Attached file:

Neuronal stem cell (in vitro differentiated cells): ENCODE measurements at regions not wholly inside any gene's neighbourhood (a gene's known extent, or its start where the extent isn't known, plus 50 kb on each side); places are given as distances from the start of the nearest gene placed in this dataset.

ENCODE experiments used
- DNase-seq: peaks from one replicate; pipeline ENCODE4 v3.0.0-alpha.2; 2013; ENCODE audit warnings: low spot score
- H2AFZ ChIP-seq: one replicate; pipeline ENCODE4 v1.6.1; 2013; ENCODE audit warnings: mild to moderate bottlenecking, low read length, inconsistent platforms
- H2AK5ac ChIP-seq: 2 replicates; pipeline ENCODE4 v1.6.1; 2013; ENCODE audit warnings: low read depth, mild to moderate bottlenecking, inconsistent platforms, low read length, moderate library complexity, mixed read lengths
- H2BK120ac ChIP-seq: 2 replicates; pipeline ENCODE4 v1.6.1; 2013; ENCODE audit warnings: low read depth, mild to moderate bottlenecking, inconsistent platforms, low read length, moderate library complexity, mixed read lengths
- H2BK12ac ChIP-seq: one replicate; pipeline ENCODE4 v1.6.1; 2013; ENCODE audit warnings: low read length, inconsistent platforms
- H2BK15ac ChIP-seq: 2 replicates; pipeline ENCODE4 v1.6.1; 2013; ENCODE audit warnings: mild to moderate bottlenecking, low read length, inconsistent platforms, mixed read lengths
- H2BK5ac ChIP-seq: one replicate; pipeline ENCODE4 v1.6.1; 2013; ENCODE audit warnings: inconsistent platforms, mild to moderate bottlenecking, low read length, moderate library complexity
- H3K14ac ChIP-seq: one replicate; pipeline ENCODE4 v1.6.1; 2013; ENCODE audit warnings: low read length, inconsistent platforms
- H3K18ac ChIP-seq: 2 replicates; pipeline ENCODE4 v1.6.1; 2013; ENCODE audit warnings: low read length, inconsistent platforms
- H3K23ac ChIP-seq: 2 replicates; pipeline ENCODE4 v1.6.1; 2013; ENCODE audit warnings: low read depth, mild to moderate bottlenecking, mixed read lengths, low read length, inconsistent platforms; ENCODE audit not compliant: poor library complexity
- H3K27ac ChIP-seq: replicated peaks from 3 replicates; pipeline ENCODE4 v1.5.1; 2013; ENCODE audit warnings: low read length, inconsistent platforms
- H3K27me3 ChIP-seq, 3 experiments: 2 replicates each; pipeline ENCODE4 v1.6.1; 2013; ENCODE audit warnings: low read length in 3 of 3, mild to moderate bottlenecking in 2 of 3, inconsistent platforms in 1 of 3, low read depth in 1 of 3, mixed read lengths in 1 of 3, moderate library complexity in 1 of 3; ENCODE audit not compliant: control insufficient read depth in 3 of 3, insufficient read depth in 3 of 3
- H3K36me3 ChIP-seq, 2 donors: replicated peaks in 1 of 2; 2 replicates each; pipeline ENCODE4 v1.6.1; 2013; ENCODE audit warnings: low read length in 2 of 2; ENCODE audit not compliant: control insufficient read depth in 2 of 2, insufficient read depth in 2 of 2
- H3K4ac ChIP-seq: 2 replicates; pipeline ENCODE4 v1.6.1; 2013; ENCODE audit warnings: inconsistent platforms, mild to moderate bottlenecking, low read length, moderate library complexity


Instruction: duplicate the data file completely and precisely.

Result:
Neuronal stem cell (in vitro differentiated cells): ENCODE measurements at regions not wholly inside any gene's neighbourhood (a gene's known extent, or its start where the extent isn't known, plus 50 kb on each side); places are given as distances from the start of the nearest gene placed in this dataset.

ENCODE experiments used
- DNase-seq: peaks from one replicate; pipeline ENCODE4 v3.0.0-alpha.2; 2013; ENCODE audit warnings: low spot score
- H2AFZ ChIP-seq: one replicate; pipeline ENCODE4 v1.6.1; 2013; ENCODE audit warnings: mild to moderate bottlenecking, low read length, inconsistent platforms
- H2AK5ac ChIP-seq: 2 replicates; pipeline ENCODE4 v1.6.1; 2013; ENCODE audit warnings: low read depth, mild to moderate bottlenecking, inconsistent platforms, low read length, moderate library complexity, mixed read lengths
- H2BK120ac ChIP-seq: 2 replicates; pipeline ENCODE4 v1.6.1; 2013; ENCODE audit warnings: low read depth, mild to moderate bottlenecking, inconsistent platforms, low read length, moderate library complexity, mixed read lengths
- H2BK12ac ChIP-seq: one replicate; pipeline ENCODE4 v1.6.1; 2013; ENCODE audit warnings: low read length, inconsistent platforms
- H2BK15ac ChIP-seq: 2 replicates; pipeline ENCODE4 v1.6.1; 2013; ENCODE audit warnings: mild to moderate bottlenecking, low read length, inconsistent platforms, mixed read lengths
- H2BK5ac ChIP-seq: one replicate; pipeline ENCODE4 v1.6.1; 2013; ENCODE audit warnings: inconsistent platforms, mild to moderate bottlenecking, low read length, moderate library complexity
- H3K14ac ChIP-seq: one replicate; pipeline ENCODE4 v1.6.1; 2013; ENCODE audit warnings: low read length, inconsistent platforms
- H3K18ac ChIP-seq: 2 replicates; pipeline ENCODE4 v1.6.1; 2013; ENCODE audit warnings: low read length, inconsistent platforms
- H3K23ac ChIP-seq: 2 replicates; pipeline ENCODE4 v1.6.1; 2013; ENCODE audit warnings: low read depth, mild to moderate bottlenecking, mixed read lengths, low read length, inconsistent platforms; ENCODE audit not compliant: poor library complexity
- H3K27ac ChIP-seq: replicated peaks from 3 replicates; pipeline ENCODE4 v1.5.1; 2013; ENCODE audit warnings: low read length, inconsistent platforms
- H3K27me3 ChIP-seq, 3 experiments: 2 replicates each; pipeline ENCODE4 v1.6.1; 2013; ENCODE audit warnings: low read length in 3 of 3, mild to moderate bottlenecking in 2 of 3, inconsistent platforms in 1 of 3, low read depth in 1 of 3, mixed read lengths in 1 of 3, moderate library complexity in 1 of 3; ENCODE audit not compliant: control insufficient read depth in 3 of 3, insufficient read depth in 3 of 3
- H3K36me3 ChIP-seq, 2 donors: replicated peaks in 1 of 2; 2 replicates each; pipeline ENCODE4 v1.6.1; 2013; ENCODE audit warnings: low read length in 2 of 2; ENCODE audit not compliant: control insufficient read depth in 2 of 2, insufficient read depth in 2 of 2
- H3K4ac ChIP-seq: 2 replicates; pipeline ENCODE4 v1.6.1; 2013; ENCODE audit warnings: inconsistent platforms, mild to moderate bottlenecking, low read length, moderate library complexity